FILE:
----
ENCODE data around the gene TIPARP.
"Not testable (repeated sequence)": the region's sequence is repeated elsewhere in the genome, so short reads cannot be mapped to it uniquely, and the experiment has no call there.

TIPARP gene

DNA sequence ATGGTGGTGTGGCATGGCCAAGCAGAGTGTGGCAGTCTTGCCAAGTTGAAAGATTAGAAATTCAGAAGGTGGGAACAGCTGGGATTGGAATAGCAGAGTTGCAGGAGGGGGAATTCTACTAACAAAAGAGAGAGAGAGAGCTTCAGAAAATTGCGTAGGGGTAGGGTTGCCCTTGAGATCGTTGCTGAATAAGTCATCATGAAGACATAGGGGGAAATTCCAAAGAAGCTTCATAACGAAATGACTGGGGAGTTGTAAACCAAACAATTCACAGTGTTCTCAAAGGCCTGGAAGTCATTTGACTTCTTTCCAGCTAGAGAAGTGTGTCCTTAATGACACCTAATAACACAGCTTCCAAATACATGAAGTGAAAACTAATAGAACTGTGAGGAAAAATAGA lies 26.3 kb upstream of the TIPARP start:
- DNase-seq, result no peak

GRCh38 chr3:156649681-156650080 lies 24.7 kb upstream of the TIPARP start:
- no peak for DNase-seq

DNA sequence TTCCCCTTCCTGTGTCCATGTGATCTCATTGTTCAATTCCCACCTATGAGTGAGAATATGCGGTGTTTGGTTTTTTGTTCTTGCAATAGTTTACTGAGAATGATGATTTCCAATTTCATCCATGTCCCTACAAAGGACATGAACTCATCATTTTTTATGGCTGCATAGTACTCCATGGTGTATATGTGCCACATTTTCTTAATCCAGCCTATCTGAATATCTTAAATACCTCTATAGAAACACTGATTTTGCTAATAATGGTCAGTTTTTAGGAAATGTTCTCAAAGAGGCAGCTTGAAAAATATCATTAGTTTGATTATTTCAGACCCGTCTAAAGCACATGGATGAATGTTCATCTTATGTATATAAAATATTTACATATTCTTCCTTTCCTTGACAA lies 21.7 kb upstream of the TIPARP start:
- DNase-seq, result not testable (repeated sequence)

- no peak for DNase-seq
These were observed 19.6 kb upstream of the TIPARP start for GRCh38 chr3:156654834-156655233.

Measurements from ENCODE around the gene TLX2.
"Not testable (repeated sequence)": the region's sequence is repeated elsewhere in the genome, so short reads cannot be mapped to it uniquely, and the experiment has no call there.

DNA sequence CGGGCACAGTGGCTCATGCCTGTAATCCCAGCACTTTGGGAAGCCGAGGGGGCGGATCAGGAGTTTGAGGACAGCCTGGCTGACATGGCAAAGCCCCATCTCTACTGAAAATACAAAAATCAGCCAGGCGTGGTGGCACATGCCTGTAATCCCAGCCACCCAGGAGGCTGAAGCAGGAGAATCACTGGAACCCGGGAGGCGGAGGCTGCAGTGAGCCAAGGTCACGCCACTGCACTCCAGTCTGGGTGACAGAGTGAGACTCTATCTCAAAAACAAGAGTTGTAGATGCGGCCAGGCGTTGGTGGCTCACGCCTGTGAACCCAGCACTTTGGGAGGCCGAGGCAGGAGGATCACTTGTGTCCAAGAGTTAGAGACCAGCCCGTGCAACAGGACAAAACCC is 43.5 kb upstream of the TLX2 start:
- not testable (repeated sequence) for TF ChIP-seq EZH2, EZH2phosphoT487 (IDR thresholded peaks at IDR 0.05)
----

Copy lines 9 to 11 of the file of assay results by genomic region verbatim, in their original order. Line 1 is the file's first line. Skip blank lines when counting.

- DNase-seq, result not testable (repeated sequence)

- no peak for DNase-seq
These were observed 19.6 kb upstream of the TIPARP start for GRCh38 chr3:156654834-156655233.